Cadaver lab gives students in-depth STEM experience

Cadaver lab gives students in-depth STEM experience

Program meant to encourage students to explore medicine, dentistry or other STEM fields
Nationally, there are very few hands-on cadaver labs at the high school level.

An austere doctor’s office with three cadavers laid out on stainless-steel examination tables awaited students from seven Illinois high schools. Reminiscent of a scene from CSI, it was a lab where advanced biology students got a hands-on experience of medical science by dissecting human bodies.

The group of 33 juniors and seniors learned about organ systems and muscle groups in this first-in-state high school cadaver lab, which began in April. The program, which ran twice a week for eight weeks after school and on weekends, is sponsored by the McLean County Medical Society in Bloomington, Ill., a nonprofit group of physicians.

“The physicians bring a level of expertise that a teacher doesn’t have—it’s a whole different skillset we can’t model at the high school level,” says Gary Tipsord, superintendent of LeRoy Community Unit School District in central Illinois, a rural school system of 850 students that organized the partnership with the medical society.

Tipsord wanted to explore innovative educational opportunities that give students real-life career experiences. “We came up with the idea of partnering with people who have the expertise and are willing to engage with our kids beyond the normal school day for the purpose of learning,” Tipsord says.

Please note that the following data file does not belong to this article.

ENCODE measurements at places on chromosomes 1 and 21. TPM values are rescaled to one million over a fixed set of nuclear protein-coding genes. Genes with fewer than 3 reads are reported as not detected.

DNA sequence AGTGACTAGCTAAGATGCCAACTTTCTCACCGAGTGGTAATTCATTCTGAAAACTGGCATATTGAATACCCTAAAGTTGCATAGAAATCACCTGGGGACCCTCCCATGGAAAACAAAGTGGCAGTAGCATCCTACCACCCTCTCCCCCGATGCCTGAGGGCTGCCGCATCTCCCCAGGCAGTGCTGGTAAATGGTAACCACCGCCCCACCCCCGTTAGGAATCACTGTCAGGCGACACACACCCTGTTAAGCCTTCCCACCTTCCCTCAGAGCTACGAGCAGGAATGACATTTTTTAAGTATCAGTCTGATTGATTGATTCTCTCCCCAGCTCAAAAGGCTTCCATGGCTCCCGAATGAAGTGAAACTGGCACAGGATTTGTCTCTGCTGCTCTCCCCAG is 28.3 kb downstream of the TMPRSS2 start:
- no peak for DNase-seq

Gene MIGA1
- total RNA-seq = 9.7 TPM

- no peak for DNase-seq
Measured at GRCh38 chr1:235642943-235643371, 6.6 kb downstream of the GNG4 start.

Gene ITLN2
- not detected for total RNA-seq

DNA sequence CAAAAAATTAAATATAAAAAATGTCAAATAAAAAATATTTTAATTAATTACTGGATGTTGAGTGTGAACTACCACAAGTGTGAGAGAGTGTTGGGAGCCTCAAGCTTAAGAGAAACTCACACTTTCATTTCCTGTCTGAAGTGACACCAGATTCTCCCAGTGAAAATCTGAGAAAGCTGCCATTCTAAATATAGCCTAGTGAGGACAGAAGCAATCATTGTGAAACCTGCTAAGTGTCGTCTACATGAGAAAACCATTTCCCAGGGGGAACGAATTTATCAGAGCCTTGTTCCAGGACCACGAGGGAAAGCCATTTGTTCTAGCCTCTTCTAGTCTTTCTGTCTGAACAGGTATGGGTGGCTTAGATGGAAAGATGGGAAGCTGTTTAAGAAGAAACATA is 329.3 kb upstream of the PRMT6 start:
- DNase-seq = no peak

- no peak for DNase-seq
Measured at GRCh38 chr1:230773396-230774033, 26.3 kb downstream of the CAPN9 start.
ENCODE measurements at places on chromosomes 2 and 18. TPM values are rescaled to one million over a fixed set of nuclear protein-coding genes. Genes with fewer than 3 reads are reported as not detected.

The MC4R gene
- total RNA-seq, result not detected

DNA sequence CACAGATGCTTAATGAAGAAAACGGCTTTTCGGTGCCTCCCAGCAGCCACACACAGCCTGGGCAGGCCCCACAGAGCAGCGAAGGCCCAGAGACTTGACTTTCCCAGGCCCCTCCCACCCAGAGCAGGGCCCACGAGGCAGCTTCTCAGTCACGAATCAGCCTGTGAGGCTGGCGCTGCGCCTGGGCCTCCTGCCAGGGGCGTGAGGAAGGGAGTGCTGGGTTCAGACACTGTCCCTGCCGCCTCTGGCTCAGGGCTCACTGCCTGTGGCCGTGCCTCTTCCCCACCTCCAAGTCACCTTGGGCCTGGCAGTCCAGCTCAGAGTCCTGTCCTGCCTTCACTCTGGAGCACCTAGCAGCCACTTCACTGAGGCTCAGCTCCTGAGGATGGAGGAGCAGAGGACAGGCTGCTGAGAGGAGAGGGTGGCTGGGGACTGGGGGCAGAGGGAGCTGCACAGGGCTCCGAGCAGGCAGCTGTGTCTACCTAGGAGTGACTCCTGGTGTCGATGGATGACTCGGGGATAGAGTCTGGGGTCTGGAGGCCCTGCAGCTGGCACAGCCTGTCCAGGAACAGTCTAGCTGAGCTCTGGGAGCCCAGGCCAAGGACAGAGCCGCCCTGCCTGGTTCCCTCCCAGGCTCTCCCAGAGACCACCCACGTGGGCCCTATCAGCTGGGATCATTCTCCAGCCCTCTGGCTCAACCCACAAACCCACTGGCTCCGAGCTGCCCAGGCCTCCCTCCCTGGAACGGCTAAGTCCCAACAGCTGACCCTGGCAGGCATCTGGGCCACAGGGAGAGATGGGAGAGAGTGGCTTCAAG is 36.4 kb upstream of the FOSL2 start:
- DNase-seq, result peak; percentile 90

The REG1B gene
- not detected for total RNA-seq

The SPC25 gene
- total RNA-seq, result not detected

Nationally, there are very few hands-on cadaver labs at the high school level, says David Evans, executive director of the National Science Teachers Association. Human dissection doesn’t typically begin until the first year of medical school, he adds.

“Lots of professional organizations have programs they conduct outside of school to encourage interest in their fields,” Evans says. “I think the medical community has really stepped up and wanted to offer these opportunities to interested students.”

The few cadaver programs Evans knows of all have rigorous admission requirements. Students need to have taken certain advanced courses and also need to demonstrate a serious attitude toward studying the body. “These are not programs for all students,” he says.

At LeRoy High School, the lab is a next step for students taking an optional advanced anatomy and physiology course before school four days a week. The course is taught voluntarily by a retired teacher, and students don’t receive credits or grades.

The hope is the program will encourage students to explore medicine, dentistry or other STEM fields, Tipsord says.

Students have access to the three cadavers for two years, at no cost to the districts or the participants. Each of the seven districts decides individually how to select students for the program. In LeRoy, students need to complete advanced science coursework and to get a teacher recommendation to apply for the lab.

The first cadaver lab received an “unbelievably positive” response from students, Tipsord says. Those interested have to sign a form that states they will respect the cadaver and the scientific process, he adds.

“In my mind as a superintendent, this is a picture of what’s possible in education, if we’d be willing to exist outside of the comfortable box,” he says. “You walk into the room and have 33 kids in white lab coats with four high school teachers from different districts and physicians sharing a passion for learning.”


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